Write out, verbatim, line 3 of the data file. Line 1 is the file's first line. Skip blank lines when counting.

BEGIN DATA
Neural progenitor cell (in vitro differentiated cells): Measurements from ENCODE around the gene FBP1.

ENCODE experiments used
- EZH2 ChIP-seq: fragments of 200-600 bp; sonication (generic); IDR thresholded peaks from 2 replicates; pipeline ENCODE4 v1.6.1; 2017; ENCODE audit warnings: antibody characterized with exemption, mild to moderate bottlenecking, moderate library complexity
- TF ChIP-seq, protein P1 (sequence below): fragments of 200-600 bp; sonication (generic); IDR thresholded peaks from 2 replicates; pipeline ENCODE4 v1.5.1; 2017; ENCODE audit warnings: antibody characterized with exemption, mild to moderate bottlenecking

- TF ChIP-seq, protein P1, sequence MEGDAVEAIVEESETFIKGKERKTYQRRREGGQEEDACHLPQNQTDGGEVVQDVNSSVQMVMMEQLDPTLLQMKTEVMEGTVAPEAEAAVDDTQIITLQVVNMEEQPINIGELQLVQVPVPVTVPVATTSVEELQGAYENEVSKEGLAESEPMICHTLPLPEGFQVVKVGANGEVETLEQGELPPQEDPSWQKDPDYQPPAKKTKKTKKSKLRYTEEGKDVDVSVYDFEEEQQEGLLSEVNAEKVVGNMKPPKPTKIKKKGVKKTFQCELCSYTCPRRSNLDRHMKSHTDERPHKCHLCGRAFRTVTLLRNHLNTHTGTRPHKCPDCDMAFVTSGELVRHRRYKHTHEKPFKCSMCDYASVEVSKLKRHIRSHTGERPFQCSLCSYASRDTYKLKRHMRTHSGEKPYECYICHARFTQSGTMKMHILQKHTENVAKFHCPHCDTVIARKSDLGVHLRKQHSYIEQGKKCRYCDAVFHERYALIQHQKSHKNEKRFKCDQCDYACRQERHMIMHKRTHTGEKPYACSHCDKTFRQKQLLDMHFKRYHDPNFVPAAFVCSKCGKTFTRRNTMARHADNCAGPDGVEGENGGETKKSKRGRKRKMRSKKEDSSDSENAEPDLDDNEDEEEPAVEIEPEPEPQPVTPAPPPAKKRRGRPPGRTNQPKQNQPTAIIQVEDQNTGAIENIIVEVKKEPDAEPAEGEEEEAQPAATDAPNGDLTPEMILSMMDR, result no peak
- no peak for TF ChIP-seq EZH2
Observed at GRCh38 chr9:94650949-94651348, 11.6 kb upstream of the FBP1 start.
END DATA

- EZH2 ChIP-seq: fragments of 200-600 bp; sonication (generic); IDR thresholded peaks from 2 replicates; pipeline ENCODE4 v1.6.1; 2017; ENCODE audit warnings: antibody characterized with exemption, mild to moderate bottlenecking, moderate library complexity